Hot babe with a Honda Fury motorcycle! Honda Fury
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Hot babe with a Honda Fury motorcycle! - Honda Fury - ID: 94925
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More Information on the Honda Fury

The Honda Fury was the first production chopper from a major motorcycle manufacturer. In a break with tradition, the Fury was the first chopper to have an anti-lock braking system The Fury's styling has been likened to custom-made choppers from Paul Teutul, Sr. or Arlen Ness. The Fury has been sold not only in North America, but internationally as well, although in some markets Honda eschewed the Fury name and offered the bike simply by its model ID: VT1300CX.


The Fury's distinctive frame, bodywork, and components for its front and rear suspension were designed by a team of stylists from Honda R&D Americas (HRA) working with engineers from Honda's Asaka R&D Center (HGA) in Japan. Honda's design goal was to lift the chopper type of motorcycle from a niche market item to the quality, quantity and affordability of a mass-produced product. Archetypal chopper styling originated in the Fury's spidery, long wheelbase frame and faux-hardtail rear end. Its frame geometry raised the steering head, stretched the fork tubes, and gave the Fury a radical aspect while actually using the same rake angle (32 degrees) as its forerunners, the Honda VTX series.

Preliminary specifications showing that the Fury had a rake (caster angle) of 38 degrees were later corrected to show the angle as 32 degrees.

Some design elements of the Fury, such as its narrow 21 inch front wheel and very low seat height, are found not only on choppers but appear routinely on cruiser motorcycles as well. For instance, the contemporaneous 750 cc Honda Shadow, updated in 2007 as the Spirit C2 model, had the same front wheel dimensions as the Fury, and an even lower seat height.

The Fury used an updated version of the VTX1300 powertrain and brakes, replacing the 38 mm CV carburetor of the VTX1300 engine with fuel injection (PGM-FI) using a single 38 mm throttle body. The Fury's undersquare engine also received modified cams and cylinder heads as well as a redesigned exhaust system. The fuel injection system was part of the engine's exhaust emission controls, in addition to a secondary air injection system and two catalytic converters; Honda also produced a state-specific version of the Fury to meet the California Air Resources Board emissions standards.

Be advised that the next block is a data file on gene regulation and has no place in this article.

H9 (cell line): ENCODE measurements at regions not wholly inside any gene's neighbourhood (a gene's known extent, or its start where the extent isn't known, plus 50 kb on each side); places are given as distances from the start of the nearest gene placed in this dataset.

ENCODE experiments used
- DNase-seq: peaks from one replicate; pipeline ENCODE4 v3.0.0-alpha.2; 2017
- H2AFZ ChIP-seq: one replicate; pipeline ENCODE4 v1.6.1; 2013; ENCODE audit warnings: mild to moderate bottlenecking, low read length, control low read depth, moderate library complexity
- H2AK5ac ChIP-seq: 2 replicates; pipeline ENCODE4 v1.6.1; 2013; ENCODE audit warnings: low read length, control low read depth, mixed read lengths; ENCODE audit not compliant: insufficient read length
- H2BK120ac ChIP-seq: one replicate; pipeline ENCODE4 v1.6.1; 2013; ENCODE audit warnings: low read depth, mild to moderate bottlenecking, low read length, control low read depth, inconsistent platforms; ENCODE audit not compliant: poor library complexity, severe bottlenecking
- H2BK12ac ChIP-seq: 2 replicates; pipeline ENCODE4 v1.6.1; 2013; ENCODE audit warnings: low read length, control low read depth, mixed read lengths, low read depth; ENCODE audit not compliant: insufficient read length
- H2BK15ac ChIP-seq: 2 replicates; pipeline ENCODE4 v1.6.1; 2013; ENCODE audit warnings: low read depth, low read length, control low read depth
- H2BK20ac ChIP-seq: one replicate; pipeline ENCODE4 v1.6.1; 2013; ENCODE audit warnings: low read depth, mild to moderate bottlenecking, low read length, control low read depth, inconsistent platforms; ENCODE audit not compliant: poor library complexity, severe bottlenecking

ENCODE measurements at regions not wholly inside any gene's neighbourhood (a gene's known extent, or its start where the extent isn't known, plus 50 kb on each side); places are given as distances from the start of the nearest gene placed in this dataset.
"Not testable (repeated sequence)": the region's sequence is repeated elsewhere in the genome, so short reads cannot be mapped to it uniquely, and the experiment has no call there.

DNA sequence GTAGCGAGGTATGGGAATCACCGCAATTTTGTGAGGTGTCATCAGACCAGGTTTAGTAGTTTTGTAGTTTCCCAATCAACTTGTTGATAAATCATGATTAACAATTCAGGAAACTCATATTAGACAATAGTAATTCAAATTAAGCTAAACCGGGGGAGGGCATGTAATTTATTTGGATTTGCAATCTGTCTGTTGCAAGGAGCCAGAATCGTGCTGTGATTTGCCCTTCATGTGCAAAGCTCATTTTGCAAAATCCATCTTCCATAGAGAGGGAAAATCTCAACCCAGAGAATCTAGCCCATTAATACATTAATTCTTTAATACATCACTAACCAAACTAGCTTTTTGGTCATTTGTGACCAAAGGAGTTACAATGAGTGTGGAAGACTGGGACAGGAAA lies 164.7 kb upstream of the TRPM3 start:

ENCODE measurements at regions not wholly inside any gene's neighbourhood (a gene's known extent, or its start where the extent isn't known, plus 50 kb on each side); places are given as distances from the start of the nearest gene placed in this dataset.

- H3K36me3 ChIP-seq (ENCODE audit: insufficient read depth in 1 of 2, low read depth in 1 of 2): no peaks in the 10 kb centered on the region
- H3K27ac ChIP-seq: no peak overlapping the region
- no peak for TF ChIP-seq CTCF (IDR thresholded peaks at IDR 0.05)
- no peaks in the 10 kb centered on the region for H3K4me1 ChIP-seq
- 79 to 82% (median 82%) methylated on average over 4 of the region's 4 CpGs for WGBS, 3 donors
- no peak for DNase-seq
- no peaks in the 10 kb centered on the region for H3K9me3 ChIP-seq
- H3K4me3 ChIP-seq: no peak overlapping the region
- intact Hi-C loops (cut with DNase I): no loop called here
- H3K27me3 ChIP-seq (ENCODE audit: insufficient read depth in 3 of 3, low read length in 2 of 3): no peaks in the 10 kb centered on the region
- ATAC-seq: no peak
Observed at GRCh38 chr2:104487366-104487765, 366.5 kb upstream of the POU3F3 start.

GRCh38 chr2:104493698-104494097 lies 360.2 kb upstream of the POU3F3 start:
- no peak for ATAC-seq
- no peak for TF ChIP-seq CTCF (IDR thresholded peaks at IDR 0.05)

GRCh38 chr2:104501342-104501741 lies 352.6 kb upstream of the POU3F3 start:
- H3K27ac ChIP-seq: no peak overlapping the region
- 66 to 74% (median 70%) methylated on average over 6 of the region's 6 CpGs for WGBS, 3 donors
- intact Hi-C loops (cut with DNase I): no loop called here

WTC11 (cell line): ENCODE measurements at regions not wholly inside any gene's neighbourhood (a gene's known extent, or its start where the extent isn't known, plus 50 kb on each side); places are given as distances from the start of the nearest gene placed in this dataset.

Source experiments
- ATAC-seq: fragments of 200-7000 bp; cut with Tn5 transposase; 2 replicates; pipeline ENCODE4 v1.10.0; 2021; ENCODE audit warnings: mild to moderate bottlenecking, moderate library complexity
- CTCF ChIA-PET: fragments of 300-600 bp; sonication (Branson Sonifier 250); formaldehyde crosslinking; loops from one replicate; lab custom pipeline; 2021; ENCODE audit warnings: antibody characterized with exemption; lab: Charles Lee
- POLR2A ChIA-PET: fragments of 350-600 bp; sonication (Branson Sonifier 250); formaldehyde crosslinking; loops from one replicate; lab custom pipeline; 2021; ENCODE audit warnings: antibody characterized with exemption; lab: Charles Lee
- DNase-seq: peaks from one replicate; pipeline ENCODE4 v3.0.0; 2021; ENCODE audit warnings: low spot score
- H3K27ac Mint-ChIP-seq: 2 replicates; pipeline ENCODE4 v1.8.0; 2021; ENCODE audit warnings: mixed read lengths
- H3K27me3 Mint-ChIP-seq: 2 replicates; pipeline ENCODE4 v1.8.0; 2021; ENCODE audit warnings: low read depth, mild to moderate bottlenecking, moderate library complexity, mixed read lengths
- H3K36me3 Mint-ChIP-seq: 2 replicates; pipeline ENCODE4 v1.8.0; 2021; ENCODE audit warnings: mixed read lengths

Engineers paid particular attention to engine cooling, in order to make the radiator and its hoses as inconspicuous as possible, yet still function effectively. This was achieved by running the top radiator hose underneath a valve cover, and by situating a thin radiator inside the downtubes of the double-cradle frame. The Fury was given a five-speed transmission and a shaft-drive system similar to its VTX predecessors, but the shaft was enclosed by an aluminum swingarm assembly unique to the Fury.


In January 2009 Honda introduced the Fury VT1300CX at the New York International Motorcycle Show, and first deliveries were in May 2009, for the 2010 model year. The Fury was among the earliest to be manufactured at Honda’s completely new motorcycle factory in Kumamoto, Japan, and exported to America.

The Fury was generally well received; Motorcycle Cruiser magazine named the Honda Fury as their "2010 Cruiser of the Year," after editorializing that choppers cannot be mass-produced, and that the Fury was in actuality a cruiser. The Visordown website included the Fury in their list of "Top 7 cruisers with huge engines," despite the fact that the Honda's displacement was relatively modest. But some reviewers had difficulties reconciling the form-over-function chopper ethos with a motor company known for engineering excellence. In The Telegraph, the late Kevin Ash wrote that "choppers exist outside the realm of motorcycles I understand." Dexter Ford said in the The New York Times that the one "thing wrong with the Fury is the same thing that is so right about it: it’s a Honda."


Motorcycles such as the Honda Fury are sometimes categorized by the mutually exclusive terms factory custom, referring to a major manufacturer's attempt to follow the chopper fad. Harley-Davidson had taken the first steps in the 70s and 80s, but the motorcycle press generally acknowledged that Honda's effort was the most daring stylistically. The Fury's competitors included the Harley-Davidson Rocker, Yamaha Star Raider and Victory Vegas.

Model history

Honda has continued to produce the Fury essentially unchanged since the 2010 model, other than annual paintwork revamps. The Fury remains in the lineup as of 2016.

Model name

Honda has sold the VT1300CX worldwide, including Australia, New Zealand, India, South Africa, the UK and Northern Ireland, as well as the UAE and the GCC states. The Fury name was not used in some of these markets.

The model name Fury had previously been used by Royal Enfield for a variety of motorcycle models produced at different times. The BSA Fury was a prototype motorcycle manufactured in 1970 but it never went into commercial production due to financial collapse of the BSA Group.


External links

  • Media related to Honda Fury at Wikimedia CommonsCommons
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